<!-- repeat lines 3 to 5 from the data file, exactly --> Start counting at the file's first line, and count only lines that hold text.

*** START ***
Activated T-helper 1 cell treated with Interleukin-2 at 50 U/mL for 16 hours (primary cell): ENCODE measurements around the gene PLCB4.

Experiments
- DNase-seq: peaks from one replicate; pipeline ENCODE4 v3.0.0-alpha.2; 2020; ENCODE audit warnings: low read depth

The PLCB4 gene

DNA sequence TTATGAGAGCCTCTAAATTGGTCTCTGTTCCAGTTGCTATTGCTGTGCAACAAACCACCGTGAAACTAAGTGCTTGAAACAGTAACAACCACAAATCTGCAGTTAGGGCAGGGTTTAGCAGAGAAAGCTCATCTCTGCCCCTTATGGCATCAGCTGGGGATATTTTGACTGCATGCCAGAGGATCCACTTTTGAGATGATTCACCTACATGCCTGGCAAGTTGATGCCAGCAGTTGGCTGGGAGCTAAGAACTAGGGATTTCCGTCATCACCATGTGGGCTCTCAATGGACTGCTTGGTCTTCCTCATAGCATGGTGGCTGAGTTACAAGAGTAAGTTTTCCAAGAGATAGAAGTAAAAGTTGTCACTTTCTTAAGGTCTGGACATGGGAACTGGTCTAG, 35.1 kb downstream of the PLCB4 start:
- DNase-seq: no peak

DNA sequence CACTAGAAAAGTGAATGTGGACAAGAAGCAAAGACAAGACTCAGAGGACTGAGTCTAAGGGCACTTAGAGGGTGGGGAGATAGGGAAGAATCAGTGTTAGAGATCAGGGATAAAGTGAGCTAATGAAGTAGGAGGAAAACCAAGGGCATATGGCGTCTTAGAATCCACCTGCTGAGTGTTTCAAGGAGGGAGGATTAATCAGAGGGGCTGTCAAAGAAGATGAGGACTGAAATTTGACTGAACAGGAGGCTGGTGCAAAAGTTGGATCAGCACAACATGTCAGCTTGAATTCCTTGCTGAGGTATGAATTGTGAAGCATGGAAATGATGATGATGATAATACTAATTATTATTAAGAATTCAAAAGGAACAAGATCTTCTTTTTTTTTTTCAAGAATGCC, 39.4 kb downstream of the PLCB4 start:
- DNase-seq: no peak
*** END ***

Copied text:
- DNase-seq: peaks from one replicate; pipeline ENCODE4 v3.0.0-alpha.2; 2020; ENCODE audit warnings: low read depth

The PLCB4 gene

DNA sequence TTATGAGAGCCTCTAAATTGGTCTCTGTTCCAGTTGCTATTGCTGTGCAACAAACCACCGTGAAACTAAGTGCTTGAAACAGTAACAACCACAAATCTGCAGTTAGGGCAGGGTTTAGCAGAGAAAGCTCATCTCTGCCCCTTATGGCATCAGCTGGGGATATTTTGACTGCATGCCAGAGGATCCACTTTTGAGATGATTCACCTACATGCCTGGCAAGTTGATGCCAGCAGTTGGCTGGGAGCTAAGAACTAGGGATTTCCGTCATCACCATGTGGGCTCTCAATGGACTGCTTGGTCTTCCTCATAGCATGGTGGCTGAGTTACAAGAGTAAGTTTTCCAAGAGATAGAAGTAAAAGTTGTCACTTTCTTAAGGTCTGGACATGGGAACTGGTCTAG, 35.1 kb downstream of the PLCB4 start: